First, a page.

Nunatsiaq Online
COMMENTARY: Nunavut March 24, 2017 - 1:08 pm

Legal Ease, March 24

Too Drunk for Sex

JAMES MORTON

Sexual activity, when conducted in the context of mutual respect, is a very good thing.

But, as we know all too well in Nunavut, sexual activity without consent is very wrong indeed. Unless there is consent, sexual activity is sexual assault; a very serious criminal offence.

Consenting to sexual activity legally requires two things. A person must actually consent, that is agree, to the sexual activity. In addition, the person agreeing must be able to agree. 

A five-year-old, for example, cannot agree to any sexual activity. Someone in a coma cannot agree to sexual activity. There must be an adult operating mind to agree to sexual activity.

More specifically, in order to consent to sexual activity, someone has to be old enough for sex (generally 16 with some exceptions) and have the mental capacity to comprehend and agree to the sexual activity.

That means that sometimes, someone who has been drinking cannot consent to sexual activity. For example, someone who is passed out drunk cannot consent to sex.

That said, intoxication falls on a spectrum. Someone who has had a beer and nothing else is just as able to consent to sexual activity as someone who is totally sober.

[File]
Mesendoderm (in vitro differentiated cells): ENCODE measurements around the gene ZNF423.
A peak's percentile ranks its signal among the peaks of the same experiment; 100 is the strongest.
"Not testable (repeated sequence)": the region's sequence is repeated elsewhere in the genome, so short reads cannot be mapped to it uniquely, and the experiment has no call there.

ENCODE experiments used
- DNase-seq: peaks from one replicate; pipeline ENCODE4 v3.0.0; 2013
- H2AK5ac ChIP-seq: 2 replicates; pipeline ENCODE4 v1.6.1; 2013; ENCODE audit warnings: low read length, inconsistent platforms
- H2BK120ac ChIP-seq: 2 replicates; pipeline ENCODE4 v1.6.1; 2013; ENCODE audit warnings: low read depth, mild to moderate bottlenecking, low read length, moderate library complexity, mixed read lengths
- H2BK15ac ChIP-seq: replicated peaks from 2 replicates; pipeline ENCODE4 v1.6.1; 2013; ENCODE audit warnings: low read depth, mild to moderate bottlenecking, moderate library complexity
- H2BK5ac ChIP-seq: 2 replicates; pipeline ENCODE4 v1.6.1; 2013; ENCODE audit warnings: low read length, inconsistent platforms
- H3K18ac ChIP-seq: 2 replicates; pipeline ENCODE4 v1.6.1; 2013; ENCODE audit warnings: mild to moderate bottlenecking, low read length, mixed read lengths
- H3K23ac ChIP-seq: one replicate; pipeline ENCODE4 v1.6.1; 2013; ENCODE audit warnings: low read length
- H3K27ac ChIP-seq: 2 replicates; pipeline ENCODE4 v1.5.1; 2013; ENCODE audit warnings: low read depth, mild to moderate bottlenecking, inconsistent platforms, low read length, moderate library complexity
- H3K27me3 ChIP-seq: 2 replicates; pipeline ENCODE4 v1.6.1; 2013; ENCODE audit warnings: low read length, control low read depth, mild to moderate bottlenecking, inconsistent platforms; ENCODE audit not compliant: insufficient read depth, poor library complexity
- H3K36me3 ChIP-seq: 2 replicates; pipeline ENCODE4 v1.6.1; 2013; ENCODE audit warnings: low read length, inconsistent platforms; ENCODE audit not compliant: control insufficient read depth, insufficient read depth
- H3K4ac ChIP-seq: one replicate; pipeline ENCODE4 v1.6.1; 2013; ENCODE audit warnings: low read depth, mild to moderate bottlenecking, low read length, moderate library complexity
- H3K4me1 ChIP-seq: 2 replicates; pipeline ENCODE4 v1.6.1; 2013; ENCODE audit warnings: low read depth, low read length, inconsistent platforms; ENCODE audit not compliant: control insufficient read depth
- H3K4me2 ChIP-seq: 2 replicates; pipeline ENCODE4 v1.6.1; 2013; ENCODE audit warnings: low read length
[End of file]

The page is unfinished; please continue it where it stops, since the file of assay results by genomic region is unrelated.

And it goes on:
There are people who (sadly) spend most of their lives a bit intoxicated—so long as they appreciate what they are doing, they can consent to sexual activity.

Poor decision making, memory loss, or loss of inhibition or self-control due to alcohol does not mean consent is impossible. People often have sex when they have been drinking. That’s okay so long as they understand what they are doing and agree to it.

But they have to be sober enough to know what they are getting into.

Having said that, you do not have to be passed out or close to passed out to be unable to consent. The capacity to consent requires more than simply the, “baseline physical functions.”

If someone is so drunk that they cannot properly comprehend the nature of the sexual activity, then they cannot give consent.

What this means practically is that if there is any doubt at all that the person knows what’s happening, then there should not be any sex.

Put another way, if you are with someone who is pretty drunk, your job is to make sure they are safe somewhere and to leave them alone to sleep off the alcohol.

Behaving this way is not just the law; it’s also the decent thing to do. If someone is drunk, it’s wrong to take advantage of them and that would be so even if the law was different.

Of course, just because a person is old enough and sober enough to agree to sexual activity does not mean they actually agree. You have to be sure what is happening and to agree to it before doing it.

The definition of consent requires people to give actual active consent throughout every phase of the sexual activity; consent cannot be assumed, it must be given.

If someone wants to have sex with you, they will;  but they have to be sober enough to be able to!

James Morton is a lawyer practicing in Nunavut with offices in Iqaluit. The comments here are intended as general legal information and not as specific legal advice.

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